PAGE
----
The Materials Research Society has conferred the MRS Von Hippel Award annually since 1976, when it was given to von Hippel. Dresselhaus received the award for her pioneering contributions to the fundamental science of carbon-based and other low-electron-density materials, her leadership in energy and science policy, and her exemplary mentoring of young scientists.
Von Hippel encouraged Dresselhaus, made her part of his string quartet, and remained her friend from the time she joined MIT’s Lincoln Lab in 1960 until his death in 2003 at 105. Dresselhaus became a professor at MIT in 1968.
Dresselhaus said she had good luck in finding mentors over her long career: future Nobel Laureate Rosalyn Yalow, while Dresselhaus was an undergraduate at Hunter College in New York; Enrico Fermi, while she was a graduate student at the University of Chicago; and von Hippel at MIT. (Dresselhaus received the Enrico Fermi award from President Barack Obama in 2012.)
Dresselhaus was encouraged to “work on something that was interesting to me and that people didn’t know anything about,” she said. “That was the 1960s. Carbon science had essentially nobody working in there, so von Hippel thought that was a pretty good topic to be working on.” He encouraged her to work on graphite, a simple form of carbon.
“The carbon-carbon bond is the strongest bond in nature,” Dresselhaus said. “We wouldn’t have a space industry without the carbon-carbon bond.”
Dresselhaus’s work led her to perform experiments with circularly polarized light from a helium-neon laser — a new technology in the 1960s — that established the location of electrons and holes, or electron vacancies, in graphite. She went on to study superconductivity in layered carbon and potassium compounds, and then fullerenes and carbon nanotubes, writing books on the latter two. At the prompting of government researchers, she wrote “Graphite Fibers and Filaments.” “We became experts in carbon fibers for a while,” she said.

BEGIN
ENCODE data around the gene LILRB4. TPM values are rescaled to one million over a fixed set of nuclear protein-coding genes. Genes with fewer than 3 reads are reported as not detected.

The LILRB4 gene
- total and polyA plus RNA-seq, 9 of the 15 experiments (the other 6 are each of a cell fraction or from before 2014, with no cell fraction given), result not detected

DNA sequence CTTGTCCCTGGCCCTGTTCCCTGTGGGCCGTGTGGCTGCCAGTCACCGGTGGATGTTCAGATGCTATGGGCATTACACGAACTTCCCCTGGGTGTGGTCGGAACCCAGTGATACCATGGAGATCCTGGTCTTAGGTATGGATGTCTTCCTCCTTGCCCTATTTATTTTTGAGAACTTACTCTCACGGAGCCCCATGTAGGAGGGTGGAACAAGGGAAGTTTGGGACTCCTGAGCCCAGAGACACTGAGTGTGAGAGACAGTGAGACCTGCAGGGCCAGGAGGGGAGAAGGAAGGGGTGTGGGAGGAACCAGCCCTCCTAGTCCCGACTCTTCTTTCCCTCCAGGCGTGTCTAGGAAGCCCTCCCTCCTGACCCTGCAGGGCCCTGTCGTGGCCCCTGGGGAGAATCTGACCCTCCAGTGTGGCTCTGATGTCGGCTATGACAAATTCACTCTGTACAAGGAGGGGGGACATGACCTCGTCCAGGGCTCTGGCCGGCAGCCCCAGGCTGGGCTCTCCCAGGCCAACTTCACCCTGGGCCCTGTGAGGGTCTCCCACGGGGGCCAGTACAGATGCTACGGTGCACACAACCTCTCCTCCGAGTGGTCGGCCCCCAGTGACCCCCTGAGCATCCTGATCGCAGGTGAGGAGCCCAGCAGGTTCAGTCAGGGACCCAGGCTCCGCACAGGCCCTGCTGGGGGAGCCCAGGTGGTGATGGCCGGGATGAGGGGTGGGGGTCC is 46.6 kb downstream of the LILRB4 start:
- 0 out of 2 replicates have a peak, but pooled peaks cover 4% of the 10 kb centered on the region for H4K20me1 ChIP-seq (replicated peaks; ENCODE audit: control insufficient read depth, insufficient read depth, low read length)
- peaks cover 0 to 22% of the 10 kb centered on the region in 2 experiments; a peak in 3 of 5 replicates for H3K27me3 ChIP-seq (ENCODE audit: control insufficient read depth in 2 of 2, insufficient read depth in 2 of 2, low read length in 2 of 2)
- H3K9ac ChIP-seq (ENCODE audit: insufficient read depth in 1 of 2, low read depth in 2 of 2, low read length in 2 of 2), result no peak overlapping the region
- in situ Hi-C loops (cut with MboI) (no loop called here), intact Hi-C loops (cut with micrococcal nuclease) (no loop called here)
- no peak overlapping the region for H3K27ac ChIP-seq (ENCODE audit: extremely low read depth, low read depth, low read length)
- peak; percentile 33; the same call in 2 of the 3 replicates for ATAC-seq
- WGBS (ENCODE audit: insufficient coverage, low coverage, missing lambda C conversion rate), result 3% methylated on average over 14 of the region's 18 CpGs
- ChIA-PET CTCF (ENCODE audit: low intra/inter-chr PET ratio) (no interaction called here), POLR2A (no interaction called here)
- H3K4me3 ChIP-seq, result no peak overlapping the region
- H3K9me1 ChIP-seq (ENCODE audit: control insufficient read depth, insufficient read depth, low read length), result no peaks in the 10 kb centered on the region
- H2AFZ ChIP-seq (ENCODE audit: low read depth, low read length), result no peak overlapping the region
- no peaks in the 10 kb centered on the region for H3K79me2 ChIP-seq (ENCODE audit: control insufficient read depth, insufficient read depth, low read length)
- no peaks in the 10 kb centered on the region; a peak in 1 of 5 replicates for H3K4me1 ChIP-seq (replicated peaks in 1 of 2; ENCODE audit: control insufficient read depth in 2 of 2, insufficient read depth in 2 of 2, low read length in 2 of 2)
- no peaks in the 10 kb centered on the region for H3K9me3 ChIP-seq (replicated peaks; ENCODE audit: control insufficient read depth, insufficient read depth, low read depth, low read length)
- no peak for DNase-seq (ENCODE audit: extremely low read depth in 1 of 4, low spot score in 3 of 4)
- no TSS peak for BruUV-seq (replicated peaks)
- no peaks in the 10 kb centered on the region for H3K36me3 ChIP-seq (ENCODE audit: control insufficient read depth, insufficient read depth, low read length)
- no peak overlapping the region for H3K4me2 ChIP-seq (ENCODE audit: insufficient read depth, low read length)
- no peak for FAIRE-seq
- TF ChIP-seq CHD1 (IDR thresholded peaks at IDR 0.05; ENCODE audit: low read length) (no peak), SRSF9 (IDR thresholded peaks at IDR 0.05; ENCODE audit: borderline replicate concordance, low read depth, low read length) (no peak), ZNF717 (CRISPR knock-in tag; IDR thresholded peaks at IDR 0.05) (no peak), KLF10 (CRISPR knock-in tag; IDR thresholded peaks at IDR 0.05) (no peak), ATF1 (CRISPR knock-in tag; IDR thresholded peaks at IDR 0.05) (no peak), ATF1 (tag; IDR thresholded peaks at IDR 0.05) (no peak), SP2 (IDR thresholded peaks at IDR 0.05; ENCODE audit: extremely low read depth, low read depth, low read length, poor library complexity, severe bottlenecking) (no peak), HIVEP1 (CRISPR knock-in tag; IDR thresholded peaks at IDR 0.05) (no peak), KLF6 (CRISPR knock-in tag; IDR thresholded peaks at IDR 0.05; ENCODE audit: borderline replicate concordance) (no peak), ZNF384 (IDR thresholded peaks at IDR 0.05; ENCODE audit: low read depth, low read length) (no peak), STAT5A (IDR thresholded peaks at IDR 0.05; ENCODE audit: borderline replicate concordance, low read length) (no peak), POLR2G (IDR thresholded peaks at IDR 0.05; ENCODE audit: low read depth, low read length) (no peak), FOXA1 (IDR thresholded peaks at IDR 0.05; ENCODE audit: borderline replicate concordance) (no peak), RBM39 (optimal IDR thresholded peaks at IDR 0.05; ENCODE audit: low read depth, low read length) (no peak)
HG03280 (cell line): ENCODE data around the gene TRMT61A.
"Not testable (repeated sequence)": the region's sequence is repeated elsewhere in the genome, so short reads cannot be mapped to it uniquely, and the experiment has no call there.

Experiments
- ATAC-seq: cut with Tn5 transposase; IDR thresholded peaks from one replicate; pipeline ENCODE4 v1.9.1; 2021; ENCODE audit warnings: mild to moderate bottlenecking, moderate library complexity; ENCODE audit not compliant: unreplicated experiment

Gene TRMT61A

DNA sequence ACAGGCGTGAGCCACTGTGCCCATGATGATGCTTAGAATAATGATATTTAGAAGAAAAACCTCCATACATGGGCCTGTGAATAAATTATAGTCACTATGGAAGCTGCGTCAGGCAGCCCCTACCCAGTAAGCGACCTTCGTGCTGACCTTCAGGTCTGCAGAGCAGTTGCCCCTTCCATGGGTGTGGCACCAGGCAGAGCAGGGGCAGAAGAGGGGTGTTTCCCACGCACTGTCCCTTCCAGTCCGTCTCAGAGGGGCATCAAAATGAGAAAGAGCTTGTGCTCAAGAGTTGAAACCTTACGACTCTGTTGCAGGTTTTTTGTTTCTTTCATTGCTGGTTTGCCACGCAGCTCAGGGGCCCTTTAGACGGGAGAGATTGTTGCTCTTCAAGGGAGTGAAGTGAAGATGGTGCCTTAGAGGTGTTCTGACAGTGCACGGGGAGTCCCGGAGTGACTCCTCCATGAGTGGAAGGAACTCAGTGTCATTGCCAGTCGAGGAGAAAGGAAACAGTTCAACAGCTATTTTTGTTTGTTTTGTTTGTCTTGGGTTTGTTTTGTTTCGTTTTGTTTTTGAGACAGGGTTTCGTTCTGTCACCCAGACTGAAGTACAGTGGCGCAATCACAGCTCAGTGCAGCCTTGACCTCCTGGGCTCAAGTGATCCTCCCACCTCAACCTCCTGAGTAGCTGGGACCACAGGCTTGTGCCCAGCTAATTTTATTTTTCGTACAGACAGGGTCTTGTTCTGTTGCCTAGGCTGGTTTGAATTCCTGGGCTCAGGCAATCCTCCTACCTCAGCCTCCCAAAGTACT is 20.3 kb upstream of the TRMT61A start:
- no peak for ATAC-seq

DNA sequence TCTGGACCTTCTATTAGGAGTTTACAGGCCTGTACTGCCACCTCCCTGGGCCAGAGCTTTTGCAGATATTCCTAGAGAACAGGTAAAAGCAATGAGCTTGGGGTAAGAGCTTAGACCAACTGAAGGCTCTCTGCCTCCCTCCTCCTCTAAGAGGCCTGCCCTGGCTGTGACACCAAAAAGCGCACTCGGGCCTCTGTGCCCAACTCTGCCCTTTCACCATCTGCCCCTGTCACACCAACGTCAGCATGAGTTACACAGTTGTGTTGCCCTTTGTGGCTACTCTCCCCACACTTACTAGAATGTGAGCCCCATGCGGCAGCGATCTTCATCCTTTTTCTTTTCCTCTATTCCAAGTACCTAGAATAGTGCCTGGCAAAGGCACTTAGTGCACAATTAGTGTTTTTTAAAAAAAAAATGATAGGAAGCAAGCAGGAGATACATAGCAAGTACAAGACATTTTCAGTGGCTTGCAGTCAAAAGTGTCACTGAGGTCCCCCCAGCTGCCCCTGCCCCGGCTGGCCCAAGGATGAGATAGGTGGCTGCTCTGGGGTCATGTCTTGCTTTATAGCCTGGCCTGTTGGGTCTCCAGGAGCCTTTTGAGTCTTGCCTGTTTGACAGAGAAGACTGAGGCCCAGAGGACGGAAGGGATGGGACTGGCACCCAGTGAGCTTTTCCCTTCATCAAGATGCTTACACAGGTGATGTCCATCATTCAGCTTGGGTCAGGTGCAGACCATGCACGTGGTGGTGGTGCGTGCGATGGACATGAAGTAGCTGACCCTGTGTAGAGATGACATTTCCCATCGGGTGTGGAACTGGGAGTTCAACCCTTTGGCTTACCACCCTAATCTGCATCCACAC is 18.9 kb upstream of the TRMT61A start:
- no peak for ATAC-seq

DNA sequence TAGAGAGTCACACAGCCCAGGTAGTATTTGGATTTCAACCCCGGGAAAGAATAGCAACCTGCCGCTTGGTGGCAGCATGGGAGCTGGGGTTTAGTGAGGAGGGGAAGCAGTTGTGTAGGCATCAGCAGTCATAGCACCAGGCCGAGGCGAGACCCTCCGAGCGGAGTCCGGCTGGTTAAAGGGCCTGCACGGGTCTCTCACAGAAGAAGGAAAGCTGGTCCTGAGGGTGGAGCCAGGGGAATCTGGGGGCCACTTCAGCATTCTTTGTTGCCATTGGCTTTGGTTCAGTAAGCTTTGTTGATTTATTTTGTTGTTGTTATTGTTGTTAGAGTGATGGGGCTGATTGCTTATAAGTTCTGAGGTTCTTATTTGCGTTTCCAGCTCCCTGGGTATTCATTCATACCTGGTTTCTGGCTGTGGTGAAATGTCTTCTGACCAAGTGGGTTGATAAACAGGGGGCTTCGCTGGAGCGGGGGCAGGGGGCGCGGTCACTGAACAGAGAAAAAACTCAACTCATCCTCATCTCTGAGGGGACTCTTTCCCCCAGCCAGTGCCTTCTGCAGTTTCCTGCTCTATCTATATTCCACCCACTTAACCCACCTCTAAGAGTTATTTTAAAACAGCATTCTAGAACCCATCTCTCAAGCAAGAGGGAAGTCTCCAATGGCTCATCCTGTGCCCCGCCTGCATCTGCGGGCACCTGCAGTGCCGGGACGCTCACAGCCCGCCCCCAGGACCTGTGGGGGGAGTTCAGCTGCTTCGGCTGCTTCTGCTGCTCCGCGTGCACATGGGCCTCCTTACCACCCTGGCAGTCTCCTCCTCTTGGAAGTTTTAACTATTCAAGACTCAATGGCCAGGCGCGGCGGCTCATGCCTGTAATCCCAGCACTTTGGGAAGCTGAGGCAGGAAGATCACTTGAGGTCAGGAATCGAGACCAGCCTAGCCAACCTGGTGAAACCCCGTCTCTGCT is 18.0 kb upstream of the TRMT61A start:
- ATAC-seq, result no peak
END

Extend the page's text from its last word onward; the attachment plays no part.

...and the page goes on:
In later spectroscopy experiments, Dresselhaus and colleagues showed that carbon nanotubes could be either metallic or semiconducting. “Nanoscience has really benefited from all those ideas,” she said.
Dresselhaus recalled that von Hippel, who worked in the lab until age 90, helped develop radar during World War II and was always interested in practical applications as well as theoretical research. “He liked complicated materials and was an expert in perovskites and ferroelectrics,” she said.
In answer to a question about women in science, Dresselhaus encouraged current faculty to be active mentors — as von Hippel was to her — and particularly to encourage young women to become scientists. Even before college, many young women are discouraged, she said, with questions such as “What is a pretty girl like you doing studying physics?” Faculty need to encourage young women to be successful in both their personal and their professional lives, and they can help by sharing their own personal quests to achieve balance, she said.
Materials Research Society President Orlando Auciello, of the University of Texas at Dallas, presented the award to Dresselhaus at the Grand Ballroom of the Sheraton Boston Hotel. The award includes a $10,000 cash prize.